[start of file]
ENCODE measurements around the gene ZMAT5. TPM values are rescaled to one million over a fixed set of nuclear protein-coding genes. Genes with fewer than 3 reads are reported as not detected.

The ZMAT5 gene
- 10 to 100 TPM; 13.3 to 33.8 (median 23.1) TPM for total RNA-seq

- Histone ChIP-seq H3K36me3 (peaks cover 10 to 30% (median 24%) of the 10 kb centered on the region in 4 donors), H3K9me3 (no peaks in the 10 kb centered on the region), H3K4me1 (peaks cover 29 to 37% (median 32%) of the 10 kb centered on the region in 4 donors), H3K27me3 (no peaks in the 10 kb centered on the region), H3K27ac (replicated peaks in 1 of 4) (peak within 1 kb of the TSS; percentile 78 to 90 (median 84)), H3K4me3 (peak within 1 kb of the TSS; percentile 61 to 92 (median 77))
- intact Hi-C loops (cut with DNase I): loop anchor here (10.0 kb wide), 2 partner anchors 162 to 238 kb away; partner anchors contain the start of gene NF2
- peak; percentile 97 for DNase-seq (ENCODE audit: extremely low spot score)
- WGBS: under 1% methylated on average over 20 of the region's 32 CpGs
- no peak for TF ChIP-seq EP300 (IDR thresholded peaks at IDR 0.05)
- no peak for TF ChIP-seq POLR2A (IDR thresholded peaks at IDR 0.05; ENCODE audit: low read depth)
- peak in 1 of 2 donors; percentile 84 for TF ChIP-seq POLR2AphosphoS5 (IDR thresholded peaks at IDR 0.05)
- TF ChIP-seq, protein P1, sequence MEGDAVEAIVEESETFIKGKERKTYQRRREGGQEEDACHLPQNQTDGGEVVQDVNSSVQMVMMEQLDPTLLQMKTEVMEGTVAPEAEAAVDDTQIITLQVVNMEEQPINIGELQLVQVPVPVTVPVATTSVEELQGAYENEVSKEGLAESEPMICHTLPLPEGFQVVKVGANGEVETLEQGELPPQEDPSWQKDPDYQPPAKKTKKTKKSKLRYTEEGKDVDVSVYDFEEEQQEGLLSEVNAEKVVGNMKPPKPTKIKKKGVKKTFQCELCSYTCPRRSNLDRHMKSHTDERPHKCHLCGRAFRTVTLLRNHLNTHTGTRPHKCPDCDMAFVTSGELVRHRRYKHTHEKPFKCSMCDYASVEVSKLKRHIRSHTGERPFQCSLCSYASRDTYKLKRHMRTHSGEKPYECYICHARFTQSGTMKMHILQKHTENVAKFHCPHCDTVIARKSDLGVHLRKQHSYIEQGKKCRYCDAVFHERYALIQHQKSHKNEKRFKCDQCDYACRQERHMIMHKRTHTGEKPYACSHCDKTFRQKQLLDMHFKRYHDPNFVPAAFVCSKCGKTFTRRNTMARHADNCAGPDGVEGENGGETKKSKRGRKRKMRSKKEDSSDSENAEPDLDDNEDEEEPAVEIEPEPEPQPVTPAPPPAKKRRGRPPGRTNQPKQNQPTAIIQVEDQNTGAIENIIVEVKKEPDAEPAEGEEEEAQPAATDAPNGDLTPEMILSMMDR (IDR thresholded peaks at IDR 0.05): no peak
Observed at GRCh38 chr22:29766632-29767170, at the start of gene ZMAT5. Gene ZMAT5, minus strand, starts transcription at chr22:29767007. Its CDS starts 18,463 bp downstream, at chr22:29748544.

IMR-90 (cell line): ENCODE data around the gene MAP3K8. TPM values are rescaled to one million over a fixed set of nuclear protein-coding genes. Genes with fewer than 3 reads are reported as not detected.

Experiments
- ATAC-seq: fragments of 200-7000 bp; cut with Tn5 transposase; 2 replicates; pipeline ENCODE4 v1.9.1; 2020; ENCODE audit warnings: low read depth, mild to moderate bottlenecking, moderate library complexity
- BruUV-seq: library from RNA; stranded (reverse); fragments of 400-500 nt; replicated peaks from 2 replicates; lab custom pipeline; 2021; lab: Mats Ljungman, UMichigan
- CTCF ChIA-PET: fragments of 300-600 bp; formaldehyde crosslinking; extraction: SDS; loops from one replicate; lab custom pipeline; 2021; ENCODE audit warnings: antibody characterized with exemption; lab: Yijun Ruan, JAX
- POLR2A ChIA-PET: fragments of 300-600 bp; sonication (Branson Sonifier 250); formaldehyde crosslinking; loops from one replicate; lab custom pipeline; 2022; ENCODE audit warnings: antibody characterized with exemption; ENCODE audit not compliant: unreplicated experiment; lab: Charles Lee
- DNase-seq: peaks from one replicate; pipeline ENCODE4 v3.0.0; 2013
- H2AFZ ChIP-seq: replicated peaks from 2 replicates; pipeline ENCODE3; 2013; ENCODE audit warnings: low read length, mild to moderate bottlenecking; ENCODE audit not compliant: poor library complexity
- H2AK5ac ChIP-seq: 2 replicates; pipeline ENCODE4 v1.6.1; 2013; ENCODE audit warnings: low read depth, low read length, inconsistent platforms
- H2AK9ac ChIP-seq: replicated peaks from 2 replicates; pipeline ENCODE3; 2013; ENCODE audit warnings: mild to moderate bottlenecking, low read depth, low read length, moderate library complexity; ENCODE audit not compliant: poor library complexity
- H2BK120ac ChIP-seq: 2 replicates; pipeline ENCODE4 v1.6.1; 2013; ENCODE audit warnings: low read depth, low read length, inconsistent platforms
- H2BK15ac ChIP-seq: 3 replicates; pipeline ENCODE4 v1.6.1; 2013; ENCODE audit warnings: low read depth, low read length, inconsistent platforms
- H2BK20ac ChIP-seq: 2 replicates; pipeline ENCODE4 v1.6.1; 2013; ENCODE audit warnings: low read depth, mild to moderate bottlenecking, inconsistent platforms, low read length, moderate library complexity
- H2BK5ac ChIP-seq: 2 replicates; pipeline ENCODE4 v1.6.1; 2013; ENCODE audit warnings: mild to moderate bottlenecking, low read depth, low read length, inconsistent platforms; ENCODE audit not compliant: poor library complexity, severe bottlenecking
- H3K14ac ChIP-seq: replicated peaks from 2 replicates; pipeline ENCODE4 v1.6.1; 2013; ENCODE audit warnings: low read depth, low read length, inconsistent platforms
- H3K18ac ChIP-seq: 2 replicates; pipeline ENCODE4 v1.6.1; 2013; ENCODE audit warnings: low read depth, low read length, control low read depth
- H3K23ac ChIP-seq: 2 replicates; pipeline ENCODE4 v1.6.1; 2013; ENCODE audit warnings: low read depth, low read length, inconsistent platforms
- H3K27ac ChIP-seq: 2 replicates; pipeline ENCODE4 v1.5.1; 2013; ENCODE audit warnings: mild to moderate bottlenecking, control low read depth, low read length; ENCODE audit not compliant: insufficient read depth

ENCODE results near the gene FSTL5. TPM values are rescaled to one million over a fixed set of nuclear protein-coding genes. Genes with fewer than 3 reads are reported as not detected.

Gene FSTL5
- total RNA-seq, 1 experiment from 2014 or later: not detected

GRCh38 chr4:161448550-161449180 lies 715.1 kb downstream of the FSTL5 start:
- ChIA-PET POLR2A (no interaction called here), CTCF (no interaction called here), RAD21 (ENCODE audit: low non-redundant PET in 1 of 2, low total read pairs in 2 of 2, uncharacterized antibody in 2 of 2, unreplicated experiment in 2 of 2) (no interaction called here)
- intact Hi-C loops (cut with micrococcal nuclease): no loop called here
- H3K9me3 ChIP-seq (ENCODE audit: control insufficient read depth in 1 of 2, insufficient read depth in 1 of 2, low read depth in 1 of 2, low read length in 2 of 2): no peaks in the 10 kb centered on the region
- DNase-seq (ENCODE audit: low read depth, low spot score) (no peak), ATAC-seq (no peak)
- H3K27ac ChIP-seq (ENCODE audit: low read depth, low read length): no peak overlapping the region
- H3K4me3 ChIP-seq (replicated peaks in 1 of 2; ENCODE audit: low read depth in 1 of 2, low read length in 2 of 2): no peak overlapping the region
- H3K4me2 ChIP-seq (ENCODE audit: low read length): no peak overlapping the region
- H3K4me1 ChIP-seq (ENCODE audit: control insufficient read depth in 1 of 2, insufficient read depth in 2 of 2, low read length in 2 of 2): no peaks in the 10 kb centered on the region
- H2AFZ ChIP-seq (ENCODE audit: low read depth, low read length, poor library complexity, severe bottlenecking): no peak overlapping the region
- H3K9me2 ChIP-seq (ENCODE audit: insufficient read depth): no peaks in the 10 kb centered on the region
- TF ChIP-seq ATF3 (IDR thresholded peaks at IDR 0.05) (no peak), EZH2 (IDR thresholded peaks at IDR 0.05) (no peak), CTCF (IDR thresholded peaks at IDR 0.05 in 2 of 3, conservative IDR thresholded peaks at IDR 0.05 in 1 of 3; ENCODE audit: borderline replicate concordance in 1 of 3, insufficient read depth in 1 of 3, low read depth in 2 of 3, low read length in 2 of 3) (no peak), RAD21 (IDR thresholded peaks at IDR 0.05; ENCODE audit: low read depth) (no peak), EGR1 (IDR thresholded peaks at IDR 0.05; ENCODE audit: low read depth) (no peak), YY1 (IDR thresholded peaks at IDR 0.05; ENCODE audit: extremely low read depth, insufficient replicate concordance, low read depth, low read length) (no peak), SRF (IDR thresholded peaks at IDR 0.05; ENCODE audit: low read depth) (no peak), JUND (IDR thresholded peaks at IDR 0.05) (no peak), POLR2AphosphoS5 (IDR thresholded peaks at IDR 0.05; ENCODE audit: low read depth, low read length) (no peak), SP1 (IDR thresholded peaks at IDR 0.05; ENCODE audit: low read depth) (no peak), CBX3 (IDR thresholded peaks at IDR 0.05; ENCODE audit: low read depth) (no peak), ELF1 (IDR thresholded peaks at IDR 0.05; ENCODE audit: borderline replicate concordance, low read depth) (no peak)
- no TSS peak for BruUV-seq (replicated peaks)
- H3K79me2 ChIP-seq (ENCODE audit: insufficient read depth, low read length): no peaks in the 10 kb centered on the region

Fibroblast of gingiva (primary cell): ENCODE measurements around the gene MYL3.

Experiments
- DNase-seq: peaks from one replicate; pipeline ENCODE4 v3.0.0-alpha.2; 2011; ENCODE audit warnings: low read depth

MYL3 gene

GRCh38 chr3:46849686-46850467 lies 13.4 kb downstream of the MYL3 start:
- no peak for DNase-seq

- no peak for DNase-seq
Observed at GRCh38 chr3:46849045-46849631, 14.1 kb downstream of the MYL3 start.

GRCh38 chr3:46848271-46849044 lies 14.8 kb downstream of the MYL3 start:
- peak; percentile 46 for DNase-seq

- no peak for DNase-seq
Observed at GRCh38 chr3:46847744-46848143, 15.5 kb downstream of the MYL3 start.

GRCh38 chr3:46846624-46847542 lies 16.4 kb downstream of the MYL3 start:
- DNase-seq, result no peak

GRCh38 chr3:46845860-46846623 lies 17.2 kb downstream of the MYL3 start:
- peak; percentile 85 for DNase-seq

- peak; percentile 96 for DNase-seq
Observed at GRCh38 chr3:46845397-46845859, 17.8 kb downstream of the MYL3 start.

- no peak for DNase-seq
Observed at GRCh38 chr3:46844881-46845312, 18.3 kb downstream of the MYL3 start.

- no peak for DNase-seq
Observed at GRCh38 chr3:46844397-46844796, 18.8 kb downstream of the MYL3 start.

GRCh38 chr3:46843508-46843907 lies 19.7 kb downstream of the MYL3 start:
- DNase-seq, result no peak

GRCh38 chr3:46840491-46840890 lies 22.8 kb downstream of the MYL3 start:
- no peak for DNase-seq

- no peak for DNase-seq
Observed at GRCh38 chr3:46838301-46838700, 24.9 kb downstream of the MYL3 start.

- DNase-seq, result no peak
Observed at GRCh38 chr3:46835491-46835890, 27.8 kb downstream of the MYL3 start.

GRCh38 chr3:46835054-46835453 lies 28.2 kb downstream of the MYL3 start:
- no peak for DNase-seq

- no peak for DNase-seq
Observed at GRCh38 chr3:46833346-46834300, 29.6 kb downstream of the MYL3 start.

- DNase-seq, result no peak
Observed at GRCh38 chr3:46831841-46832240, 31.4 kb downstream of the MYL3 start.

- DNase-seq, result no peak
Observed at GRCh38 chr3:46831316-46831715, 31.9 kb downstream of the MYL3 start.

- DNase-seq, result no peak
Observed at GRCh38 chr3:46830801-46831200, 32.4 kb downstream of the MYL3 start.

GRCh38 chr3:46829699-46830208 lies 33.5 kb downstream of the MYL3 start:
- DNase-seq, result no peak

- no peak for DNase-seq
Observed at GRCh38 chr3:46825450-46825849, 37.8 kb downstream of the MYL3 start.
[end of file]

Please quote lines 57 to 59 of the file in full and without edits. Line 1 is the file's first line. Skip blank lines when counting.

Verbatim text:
- peak; percentile 46 for DNase-seq

- no peak for DNase-seq
Observed at GRCh38 chr3:46847744-46848143, 15.5 kb downstream of the MYL3 start.